Kate Andrews’s comments on the gender pay gap feature in The Daily Telegraph and The Daily Caller

Head of Communications Kate Andrews’s comments on the Prime Minister’s pay gap pledge have featured in The Daily Telegraph and The Daily Caller.

From The Daily Telegraph:

Of course, there are many variables at play in determining any individual’s pay. Kate Andrews from The Adam Smith Institute has called the pay gap “a myth”, adding: “Education, previous experiences, negotiating tactics and unique abilities all contribute to one’s salary, none of which can be known by comparing John and Jane’s annual take-home pay on a spreadsheet.”

Read the full article here.

From The Daily Caller:

Since Hillary’s speech Monday, analysts have warned of the potential unintended consequences of using policy tools to hike the female labor participation rate. “Once again, we find examples of government overreach into wages and labor markets backfiring on the very people it is trying to protect,” Adam Smith Institute Research Associate Kate Andrews told TheDCNF.

“The gender pay gap has been debunked for the myth that it is; women are not earning less than their male counterparts on the whole because of employer discrimination, but rather because many women make different lifestyle choices that do not value a high salary above all else,” she added.

Read the full article here

Why the gender pay gap is a myth – Kate Andrews writes for Spectator Coffee House

Head of Communications explains why the gender pay gap is based more on political agenda than truth on the Spectator’s Coffee House blog.

Today the Prime Minister has set out to ‘end the gender pay gap in a generation’. It would be an ambitious goal, if a wage gap actually existed. According to the latest ONS figures, women between the ages of 22 – 29 earn 1.1 per cent more on average than their male counterparts and women between the ages of 30-39 are also earning more.

And it doesn’t stop there. There’s evidence that when men and women follow the same career path in the UK, women tend to out-earn and out-perform men. There is growing evidence that if you control for similar backgrounds, women actually tend to get more aggressively promoted than men by their employers.

This alleged gap that the Prime Minister refers to is actually indicative of personal lifestyle decisions, not employer discrimination. While women who choose to stay on rigorous career paths usually find themselves rewarded, many women choose to take more flexible jobs and/or years out of work to focus on different – but equally important – parts of life, like raising a family. Naturally a drastic change in working hours, work-place responsibilities and shift of focus will have an impact on one’s salary.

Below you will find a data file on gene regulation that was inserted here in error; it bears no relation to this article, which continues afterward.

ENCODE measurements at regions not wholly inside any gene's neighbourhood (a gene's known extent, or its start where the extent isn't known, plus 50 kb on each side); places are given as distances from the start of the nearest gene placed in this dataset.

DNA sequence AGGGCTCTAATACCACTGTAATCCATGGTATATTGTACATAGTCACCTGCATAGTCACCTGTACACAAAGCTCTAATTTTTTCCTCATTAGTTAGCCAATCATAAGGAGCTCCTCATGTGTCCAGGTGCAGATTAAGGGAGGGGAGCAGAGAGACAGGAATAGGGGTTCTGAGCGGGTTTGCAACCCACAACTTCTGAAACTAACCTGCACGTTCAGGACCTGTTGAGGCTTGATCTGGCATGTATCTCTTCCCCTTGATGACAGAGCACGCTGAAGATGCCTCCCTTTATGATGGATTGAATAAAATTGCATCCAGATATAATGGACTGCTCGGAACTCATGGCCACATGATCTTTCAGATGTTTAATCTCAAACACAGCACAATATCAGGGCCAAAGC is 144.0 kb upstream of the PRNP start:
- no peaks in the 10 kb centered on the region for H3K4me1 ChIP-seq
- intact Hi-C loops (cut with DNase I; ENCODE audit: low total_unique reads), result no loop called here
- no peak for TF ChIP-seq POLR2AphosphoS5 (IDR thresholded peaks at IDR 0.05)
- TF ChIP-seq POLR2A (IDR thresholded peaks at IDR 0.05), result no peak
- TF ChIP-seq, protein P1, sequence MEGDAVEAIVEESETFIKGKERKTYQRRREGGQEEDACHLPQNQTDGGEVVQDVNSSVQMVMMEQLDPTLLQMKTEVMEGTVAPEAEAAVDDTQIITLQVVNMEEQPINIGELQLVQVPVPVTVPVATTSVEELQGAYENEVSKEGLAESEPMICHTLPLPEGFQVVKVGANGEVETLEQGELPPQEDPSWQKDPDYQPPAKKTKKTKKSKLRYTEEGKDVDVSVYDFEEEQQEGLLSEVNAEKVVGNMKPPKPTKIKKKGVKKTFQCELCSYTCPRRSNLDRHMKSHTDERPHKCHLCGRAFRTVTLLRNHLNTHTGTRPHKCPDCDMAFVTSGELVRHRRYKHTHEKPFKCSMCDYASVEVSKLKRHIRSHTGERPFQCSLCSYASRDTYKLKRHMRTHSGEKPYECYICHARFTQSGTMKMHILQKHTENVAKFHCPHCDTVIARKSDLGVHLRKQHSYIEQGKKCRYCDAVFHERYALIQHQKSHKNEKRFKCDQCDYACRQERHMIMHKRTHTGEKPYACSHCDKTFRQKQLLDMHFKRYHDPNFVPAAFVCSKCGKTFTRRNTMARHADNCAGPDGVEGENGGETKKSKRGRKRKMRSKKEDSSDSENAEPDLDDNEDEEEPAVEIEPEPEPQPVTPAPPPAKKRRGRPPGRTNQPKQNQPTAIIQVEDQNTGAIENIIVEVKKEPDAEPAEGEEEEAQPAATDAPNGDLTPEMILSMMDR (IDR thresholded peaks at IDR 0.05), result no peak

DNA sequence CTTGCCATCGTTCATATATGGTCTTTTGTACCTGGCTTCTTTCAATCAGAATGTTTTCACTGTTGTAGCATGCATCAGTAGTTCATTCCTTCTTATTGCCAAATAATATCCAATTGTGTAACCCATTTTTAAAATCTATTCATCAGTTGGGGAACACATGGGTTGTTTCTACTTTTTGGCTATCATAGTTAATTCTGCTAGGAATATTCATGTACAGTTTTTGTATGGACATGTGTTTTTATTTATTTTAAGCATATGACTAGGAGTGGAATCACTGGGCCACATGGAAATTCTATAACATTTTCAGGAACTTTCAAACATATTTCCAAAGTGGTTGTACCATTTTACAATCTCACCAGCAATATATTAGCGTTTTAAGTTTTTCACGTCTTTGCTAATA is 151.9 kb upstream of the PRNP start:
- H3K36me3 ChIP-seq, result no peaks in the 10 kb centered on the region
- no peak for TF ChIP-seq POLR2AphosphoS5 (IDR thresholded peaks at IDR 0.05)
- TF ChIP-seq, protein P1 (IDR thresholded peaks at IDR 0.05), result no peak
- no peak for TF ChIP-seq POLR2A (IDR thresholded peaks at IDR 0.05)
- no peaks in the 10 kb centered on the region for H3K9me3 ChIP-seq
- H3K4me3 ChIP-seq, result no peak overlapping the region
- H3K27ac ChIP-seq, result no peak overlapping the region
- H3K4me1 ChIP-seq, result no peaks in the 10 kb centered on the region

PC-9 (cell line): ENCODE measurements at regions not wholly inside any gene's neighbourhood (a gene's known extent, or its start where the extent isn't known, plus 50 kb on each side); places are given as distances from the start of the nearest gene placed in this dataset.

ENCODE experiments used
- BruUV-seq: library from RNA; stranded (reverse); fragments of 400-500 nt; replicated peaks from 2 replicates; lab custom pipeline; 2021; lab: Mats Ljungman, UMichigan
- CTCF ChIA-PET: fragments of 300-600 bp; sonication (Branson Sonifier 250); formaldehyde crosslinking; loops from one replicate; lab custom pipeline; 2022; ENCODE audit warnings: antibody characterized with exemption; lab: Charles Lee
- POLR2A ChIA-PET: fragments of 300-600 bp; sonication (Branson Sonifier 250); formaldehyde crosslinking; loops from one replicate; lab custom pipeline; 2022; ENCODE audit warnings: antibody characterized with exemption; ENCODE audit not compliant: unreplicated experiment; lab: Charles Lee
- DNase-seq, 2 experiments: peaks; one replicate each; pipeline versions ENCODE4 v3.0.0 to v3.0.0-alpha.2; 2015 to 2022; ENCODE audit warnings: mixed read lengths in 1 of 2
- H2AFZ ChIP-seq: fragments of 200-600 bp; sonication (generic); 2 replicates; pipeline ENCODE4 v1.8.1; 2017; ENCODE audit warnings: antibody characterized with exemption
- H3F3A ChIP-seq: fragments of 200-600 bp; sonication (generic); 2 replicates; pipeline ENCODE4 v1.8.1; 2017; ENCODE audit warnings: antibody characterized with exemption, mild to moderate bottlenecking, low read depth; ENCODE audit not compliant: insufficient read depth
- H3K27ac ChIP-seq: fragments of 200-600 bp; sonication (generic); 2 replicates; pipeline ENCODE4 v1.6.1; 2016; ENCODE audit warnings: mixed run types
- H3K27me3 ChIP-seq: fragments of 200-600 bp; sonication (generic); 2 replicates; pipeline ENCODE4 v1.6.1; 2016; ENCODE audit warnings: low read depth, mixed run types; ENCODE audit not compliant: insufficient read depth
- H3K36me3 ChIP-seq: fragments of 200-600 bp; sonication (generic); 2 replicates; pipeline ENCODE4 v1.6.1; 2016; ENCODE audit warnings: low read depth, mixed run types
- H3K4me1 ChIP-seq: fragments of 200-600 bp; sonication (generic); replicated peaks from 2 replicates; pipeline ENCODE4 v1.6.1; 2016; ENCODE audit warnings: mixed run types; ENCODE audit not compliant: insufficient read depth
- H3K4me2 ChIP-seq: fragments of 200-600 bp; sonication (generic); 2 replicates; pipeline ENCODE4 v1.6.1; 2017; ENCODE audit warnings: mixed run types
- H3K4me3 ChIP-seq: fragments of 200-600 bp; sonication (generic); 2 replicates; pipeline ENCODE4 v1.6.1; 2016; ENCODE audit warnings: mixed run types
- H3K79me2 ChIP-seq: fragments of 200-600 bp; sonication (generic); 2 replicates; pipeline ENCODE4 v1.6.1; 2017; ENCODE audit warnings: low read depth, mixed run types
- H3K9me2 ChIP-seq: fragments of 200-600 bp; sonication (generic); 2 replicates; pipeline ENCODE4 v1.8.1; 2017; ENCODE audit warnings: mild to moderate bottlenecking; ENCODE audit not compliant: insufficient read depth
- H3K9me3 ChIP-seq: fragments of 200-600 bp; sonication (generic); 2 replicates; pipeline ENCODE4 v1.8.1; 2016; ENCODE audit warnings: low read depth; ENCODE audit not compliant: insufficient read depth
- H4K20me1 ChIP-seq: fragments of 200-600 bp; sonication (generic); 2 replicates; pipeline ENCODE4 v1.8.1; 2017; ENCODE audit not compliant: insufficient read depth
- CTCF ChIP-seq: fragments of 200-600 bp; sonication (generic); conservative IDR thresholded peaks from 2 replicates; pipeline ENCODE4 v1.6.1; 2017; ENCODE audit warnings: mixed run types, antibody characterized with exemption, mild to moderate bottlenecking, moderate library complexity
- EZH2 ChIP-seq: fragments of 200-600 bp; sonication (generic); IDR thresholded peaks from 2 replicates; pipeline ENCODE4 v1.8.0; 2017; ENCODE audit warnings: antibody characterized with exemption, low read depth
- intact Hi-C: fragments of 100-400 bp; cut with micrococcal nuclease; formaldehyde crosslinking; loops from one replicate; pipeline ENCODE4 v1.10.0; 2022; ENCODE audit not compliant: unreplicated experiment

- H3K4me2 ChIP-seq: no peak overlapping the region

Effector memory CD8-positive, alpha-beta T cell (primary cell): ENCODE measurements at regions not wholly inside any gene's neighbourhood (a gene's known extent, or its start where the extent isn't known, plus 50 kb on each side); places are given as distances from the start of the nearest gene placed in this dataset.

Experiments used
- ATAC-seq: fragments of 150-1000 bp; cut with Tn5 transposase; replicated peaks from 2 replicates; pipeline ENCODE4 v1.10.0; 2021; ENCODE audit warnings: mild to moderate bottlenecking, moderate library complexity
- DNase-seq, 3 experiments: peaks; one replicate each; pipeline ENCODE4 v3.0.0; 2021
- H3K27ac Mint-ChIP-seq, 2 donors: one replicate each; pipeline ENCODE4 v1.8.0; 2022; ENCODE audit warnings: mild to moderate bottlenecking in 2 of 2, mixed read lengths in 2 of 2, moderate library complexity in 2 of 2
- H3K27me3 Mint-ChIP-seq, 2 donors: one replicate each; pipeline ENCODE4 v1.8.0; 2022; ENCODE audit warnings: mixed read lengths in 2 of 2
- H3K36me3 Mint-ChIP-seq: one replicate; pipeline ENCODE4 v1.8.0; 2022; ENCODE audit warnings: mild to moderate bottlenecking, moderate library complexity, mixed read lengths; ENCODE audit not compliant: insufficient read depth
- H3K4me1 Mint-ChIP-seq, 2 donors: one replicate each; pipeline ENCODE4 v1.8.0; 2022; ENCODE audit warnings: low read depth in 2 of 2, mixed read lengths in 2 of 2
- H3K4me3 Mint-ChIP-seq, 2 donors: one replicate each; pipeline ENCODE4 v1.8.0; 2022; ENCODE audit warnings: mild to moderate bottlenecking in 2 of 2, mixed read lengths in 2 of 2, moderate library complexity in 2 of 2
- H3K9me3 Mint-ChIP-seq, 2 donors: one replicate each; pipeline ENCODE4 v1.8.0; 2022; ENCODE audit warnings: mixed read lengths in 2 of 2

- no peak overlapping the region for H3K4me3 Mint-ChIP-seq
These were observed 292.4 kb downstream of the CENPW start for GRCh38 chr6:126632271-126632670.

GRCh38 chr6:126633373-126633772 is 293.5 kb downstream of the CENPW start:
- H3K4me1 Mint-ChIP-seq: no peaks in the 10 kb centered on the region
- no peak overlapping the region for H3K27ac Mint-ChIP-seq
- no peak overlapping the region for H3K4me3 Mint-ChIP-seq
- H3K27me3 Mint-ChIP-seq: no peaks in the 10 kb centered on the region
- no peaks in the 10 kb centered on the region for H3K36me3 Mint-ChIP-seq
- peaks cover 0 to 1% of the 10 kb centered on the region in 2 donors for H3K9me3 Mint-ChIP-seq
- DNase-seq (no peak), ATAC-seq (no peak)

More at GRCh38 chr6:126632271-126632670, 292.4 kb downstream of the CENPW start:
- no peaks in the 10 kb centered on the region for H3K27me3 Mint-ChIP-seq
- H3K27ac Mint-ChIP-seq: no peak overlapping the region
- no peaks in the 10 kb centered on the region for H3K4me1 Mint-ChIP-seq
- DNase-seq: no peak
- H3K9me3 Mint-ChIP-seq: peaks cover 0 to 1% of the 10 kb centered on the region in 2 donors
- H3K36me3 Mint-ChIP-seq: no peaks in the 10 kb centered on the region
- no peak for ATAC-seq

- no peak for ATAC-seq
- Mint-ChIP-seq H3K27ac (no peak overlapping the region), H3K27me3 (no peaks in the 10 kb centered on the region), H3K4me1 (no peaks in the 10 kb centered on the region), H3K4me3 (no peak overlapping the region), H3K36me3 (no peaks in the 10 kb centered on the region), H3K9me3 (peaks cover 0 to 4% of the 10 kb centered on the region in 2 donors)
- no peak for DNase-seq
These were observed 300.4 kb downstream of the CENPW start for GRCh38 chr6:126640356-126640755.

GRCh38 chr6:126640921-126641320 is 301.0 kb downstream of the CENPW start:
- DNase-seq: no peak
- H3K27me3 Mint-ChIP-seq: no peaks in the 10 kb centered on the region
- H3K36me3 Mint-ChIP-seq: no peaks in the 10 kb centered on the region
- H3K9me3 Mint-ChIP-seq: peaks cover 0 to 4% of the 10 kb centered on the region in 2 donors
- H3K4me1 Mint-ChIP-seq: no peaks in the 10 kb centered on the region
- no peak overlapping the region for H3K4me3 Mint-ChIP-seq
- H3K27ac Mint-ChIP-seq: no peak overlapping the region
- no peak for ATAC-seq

Read the full article here.

Will disclosed gender pay data help women in the workplace? Kate Andrews argues NO in City AM

Head of Communications Kate Andrews argued that Cameron’s plan to make large businesses disclose their gender pay gaps will not help women in the workplace in the City AM debate forum:

Kate Andrews, head of communications at the Adam Smith Institute, says No

Gender pay gap stats are already manipulated to suggest that women are the targets of sexist employers throughout the UK. But the facts simply don’t support this. Women aged 22-39 working more than 30 hours a week are paid more hourly than their male counterparts.

There’s also evidence that women who stay on their career path are more likely to be promoted by their employers. Furthermore, if women truly earned less for “being women”, employers would surely drop their male staff to increase their profits. The truth behind the pay gap is not gender discrimination, but rather different choices down the line that lead some women to value other things in life more than their salary.

If large businesses are forced to publish their alleged pay gaps, we will be left with more meaningless, inaccurate numbers that will only perpetuate the myth. The numerous and complex factors that go into determining salary cannot simply be explained by a number on a spreadsheet.

Read the full debate here.